The case for community based management
Across the globe, we are witnessing unprecedented and often violent scrambles for natural resources. Environmental activists and land rights defenders are increasingly under attack. Few of these activists have access to media platforms to share their stories.
The murder of Htay Aung in 2017 in Myanmar, Isidro Baldenegro of Mexico who died in January 2017 for defending forests of Sierra Tarahumara, the fight for pastoral land targeted for luxurious safaris marked by the harassment and arrests of Ms. Maanda Ngoitiko in Tanzania... the depressing list goes on.
Six out of ten countries worldwide are experiencing shrinking civic and political space. These shrinkages often target individual activists. Defending nature, common property resources and traditional livelihoods are becoming more hazardous.
Yet, even while these activists are dying, we are now confronted with the reality that their missions were to protect all of us. A wake up call has come from the Intergovernmental Science-Policy Platform on Biodiversity and Ecosystem Services (IPBES) in the Global assessment report on biodiversity and ecosystem services. The report presents the alarming reality of the fast-paced extinction of species across the biodiversity spectrum. Professor Settele notes in the report:
“Ecosystems, species, wild populations, local varieties and breeds of domesticated plants and animals are shrinking, deteriorating or vanishing. This loss is a direct result of human activity and constitutes a direct threat to human well-being in all regions of the world.”
The Agenda 2030 and Sustainable Development Goals
The Sustainable Development Goals have been hailed as the world plan of action for people, planet and prosperity. They speak to the woes of both humanity and the planet, promoting a holistic approach to development. What we need to achieve them is a complete paradigm shift in international development. Development that is not driven by the bottom line, increased incomes and consumerism.
But how much has this shift happened since 2016? Evidence shows that it's pretty much business as usual.
In Tanzania, the Maasai community of Loliondo has been resisting pressure by the government to lease their land to a private company for hunting purposes. The militarised government response to community resistance raises concerning questions. In whose interests is the government serving? Similarly in India, the supreme court ordered the eviction of over 7 million indigenous and tribal peoples from their forests. The court regarded them as squatters on their own ancestral lands. All this despite being in violation of the government’s own law: the Forests Rights Act of 2006.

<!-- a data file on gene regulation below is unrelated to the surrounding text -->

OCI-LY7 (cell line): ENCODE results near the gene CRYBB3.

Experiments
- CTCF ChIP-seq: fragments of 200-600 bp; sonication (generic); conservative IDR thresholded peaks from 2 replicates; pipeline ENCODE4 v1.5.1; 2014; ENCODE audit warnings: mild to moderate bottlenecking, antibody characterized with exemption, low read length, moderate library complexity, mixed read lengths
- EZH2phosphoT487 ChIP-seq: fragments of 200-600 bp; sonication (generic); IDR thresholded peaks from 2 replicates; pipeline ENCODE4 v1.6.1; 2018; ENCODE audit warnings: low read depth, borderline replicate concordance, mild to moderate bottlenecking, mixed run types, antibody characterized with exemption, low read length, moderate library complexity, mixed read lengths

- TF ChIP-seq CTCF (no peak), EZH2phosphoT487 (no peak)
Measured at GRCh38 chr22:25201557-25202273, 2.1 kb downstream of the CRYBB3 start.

The Cerrado ecosystem in Brazil is also under attack. This is the second largest of Brazil's major biodiverse habitat, after the Amazonian rainforest. The agribusiness sector is advancing into the biome and causing rapid devastation. Agricultural, cattle-raising and mining frontiers have expanded into the Cerrado. This has led to the degradation of 52% of the land over the last four decades, often with full vegetation loss. The biome is under imminent threat, as well as the livelihoods of those traditional communities. Yet the complete inaction on the parts of the government, landowners, and agribusinesses is worrying.
The expansion of palm oil agribusiness in the northern region of Guatemala has been blamed for several environmental disasters. The contamination of the Pasión river in Sayaxché Petén in 2015 caused the disappearance of aquatic species. All this exacerbates the conflicts related to access and use of water. It also puts at risk the food security of several smallholder farmer communities.
The IPBES acknowledges that land resources managed by indigenous peoples and local communities are under increasing pressure. The findings echo that of the Missing pathways to 1.5°C report on the role of the land sector in ambitious climate action. That report says one of the best strategies to address climate change is through strengthening indigenous and community land rights.
A greater need for free, prior and informed consent
Ecological crises affect most those who are least responsible for causing it. These are often communities whose livelihoods directly depend on such ecosystems. Many environment and human rights defenders are from communities that are most harmed by their destruction.
ActionAid has been demanding justice and protection of the human rights defenders affected in the areas where we work. We know that conservation is best achieved through supporting environmental rights defenders. We need deeper involvement from communities who are dependent on natural resources if we are to defend them together.